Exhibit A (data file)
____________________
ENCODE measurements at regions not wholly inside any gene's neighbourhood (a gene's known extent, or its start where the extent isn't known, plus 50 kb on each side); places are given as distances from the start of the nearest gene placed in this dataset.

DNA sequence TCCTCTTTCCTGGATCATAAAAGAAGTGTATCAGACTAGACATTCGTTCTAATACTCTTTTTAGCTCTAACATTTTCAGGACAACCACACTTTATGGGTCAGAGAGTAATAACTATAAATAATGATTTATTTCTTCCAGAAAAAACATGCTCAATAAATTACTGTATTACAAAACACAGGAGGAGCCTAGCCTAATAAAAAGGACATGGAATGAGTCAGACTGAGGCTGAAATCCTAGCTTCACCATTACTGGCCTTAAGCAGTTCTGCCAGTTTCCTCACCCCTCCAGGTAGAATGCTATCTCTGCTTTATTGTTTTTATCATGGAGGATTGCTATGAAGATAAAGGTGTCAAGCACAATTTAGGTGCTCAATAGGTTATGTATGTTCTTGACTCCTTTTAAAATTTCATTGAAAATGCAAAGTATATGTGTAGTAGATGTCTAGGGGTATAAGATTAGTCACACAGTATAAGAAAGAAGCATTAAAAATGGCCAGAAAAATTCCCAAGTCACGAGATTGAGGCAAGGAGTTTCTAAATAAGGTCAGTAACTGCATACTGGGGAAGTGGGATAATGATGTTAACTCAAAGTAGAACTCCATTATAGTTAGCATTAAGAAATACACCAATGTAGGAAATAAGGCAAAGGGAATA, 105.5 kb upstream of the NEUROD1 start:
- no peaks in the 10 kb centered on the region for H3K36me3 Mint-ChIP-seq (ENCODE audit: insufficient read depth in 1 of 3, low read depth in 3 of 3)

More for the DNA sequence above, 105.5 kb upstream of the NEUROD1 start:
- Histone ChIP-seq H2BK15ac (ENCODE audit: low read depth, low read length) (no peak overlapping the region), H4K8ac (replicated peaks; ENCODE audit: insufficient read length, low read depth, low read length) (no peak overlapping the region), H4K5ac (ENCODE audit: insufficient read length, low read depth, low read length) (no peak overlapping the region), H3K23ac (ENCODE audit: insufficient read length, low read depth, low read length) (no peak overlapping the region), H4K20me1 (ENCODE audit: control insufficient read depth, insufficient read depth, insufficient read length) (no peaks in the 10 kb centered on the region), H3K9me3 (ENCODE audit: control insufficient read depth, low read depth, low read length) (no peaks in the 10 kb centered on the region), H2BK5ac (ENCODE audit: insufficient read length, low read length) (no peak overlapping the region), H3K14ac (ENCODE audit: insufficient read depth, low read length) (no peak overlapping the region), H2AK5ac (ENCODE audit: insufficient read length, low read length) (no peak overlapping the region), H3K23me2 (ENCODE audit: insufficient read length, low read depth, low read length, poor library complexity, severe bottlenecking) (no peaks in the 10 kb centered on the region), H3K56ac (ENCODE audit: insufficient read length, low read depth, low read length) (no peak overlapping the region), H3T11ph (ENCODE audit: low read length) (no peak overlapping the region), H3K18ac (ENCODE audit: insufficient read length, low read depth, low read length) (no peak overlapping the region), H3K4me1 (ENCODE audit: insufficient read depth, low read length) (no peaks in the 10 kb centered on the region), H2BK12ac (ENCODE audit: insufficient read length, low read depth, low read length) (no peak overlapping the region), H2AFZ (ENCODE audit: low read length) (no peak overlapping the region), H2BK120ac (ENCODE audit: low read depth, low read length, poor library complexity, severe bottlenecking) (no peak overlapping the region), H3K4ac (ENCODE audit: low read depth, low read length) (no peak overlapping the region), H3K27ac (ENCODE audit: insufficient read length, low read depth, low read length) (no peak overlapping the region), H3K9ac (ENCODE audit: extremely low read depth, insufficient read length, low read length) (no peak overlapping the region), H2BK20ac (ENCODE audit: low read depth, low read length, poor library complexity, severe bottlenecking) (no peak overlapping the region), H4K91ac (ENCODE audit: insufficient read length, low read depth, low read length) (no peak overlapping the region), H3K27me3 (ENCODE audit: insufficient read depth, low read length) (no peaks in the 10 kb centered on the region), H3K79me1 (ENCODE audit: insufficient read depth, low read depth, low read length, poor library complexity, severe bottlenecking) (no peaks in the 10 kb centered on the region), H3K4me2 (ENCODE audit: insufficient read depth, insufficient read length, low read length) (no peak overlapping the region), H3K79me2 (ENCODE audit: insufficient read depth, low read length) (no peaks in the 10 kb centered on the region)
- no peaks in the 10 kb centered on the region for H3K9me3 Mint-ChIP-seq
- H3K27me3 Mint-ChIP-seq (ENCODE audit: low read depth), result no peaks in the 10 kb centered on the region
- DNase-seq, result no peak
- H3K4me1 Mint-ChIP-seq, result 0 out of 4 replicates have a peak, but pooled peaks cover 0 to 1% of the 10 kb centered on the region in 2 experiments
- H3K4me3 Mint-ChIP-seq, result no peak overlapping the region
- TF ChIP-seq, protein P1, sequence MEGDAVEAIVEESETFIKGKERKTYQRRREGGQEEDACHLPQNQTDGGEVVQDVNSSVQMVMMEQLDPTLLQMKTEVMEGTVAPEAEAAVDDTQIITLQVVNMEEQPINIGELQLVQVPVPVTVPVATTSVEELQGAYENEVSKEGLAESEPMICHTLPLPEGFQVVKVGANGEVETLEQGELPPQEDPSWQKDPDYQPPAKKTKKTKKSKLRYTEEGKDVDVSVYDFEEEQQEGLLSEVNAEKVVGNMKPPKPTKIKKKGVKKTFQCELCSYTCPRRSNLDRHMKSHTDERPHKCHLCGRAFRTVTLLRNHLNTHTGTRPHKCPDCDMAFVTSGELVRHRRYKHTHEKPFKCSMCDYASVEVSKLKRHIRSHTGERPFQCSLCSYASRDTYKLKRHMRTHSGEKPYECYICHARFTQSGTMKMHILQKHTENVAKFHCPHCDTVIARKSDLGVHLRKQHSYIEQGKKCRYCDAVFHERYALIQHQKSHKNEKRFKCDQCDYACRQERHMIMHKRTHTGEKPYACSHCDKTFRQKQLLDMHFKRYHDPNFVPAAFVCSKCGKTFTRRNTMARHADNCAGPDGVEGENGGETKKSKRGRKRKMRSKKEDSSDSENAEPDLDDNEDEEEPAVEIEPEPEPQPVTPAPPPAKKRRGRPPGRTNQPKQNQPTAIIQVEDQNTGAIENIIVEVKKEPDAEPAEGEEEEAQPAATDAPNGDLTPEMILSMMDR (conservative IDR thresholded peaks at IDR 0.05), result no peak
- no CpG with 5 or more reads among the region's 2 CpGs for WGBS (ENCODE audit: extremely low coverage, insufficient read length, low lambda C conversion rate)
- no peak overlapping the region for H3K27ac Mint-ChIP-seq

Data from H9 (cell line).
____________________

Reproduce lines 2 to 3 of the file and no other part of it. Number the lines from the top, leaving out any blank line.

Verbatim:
DNA sequence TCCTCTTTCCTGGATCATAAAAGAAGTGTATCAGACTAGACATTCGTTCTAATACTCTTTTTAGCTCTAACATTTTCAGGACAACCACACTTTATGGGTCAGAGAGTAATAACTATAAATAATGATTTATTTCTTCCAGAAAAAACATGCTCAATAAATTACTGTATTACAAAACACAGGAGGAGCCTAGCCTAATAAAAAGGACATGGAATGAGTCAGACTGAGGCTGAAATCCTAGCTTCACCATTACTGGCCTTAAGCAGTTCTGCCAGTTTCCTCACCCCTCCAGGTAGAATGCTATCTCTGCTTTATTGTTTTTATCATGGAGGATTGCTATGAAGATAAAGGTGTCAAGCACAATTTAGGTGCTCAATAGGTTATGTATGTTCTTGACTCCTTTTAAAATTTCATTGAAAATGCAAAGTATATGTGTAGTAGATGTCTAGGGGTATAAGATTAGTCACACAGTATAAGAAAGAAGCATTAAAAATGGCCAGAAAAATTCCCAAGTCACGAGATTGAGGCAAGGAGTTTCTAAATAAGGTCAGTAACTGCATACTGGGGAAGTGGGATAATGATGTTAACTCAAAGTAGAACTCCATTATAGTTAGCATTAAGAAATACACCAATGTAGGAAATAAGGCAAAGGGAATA, 105.5 kb upstream of the NEUROD1 start:
- no peaks in the 10 kb centered on the region for H3K36me3 Mint-ChIP-seq (ENCODE audit: insufficient read depth in 1 of 3, low read depth in 3 of 3)